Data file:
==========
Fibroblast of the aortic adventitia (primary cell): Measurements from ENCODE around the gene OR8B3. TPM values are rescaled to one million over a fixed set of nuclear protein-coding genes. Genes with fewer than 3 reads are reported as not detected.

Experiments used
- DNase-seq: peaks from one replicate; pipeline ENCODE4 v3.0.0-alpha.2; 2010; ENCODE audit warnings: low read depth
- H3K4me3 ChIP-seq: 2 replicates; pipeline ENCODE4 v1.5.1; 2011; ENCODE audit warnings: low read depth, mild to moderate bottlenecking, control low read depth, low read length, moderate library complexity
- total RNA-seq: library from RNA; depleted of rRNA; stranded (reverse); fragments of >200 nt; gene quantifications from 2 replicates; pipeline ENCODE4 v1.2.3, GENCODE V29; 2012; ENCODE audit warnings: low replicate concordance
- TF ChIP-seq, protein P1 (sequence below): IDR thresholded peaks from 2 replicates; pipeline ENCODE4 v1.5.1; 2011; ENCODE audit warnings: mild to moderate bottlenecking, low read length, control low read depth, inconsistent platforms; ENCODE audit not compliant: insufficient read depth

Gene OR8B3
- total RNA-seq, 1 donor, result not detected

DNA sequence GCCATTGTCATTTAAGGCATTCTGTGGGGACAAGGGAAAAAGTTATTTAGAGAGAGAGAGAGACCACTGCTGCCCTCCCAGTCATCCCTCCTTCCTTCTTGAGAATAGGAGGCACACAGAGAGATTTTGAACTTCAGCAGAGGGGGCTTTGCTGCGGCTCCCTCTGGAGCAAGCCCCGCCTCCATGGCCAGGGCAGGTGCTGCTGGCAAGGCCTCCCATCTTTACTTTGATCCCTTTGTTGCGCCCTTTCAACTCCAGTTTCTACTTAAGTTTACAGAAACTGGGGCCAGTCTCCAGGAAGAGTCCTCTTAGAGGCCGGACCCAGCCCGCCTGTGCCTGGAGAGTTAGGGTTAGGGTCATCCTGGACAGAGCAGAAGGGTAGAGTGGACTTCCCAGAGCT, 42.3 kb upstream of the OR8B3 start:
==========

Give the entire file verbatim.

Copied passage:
Fibroblast of the aortic adventitia (primary cell): Measurements from ENCODE around the gene OR8B3. TPM values are rescaled to one million over a fixed set of nuclear protein-coding genes. Genes with fewer than 3 reads are reported as not detected.

Experiments used
- DNase-seq: peaks from one replicate; pipeline ENCODE4 v3.0.0-alpha.2; 2010; ENCODE audit warnings: low read depth
- H3K4me3 ChIP-seq: 2 replicates; pipeline ENCODE4 v1.5.1; 2011; ENCODE audit warnings: low read depth, mild to moderate bottlenecking, control low read depth, low read length, moderate library complexity
- total RNA-seq: library from RNA; depleted of rRNA; stranded (reverse); fragments of >200 nt; gene quantifications from 2 replicates; pipeline ENCODE4 v1.2.3, GENCODE V29; 2012; ENCODE audit warnings: low replicate concordance
- TF ChIP-seq, protein P1 (sequence below): IDR thresholded peaks from 2 replicates; pipeline ENCODE4 v1.5.1; 2011; ENCODE audit warnings: mild to moderate bottlenecking, low read length, control low read depth, inconsistent platforms; ENCODE audit not compliant: insufficient read depth

Gene OR8B3
- total RNA-seq, 1 donor, result not detected

DNA sequence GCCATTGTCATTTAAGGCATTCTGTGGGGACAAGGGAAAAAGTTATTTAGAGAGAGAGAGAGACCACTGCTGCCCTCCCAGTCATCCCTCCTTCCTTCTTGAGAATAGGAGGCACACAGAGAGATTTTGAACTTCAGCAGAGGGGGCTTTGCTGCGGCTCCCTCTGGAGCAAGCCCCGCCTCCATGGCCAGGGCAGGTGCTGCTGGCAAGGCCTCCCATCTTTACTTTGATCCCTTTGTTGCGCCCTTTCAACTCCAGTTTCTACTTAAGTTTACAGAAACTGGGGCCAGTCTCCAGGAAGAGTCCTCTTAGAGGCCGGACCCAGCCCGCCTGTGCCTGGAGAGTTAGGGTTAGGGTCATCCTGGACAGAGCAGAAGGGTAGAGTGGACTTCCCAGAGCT, 42.3 kb upstream of the OR8B3 start: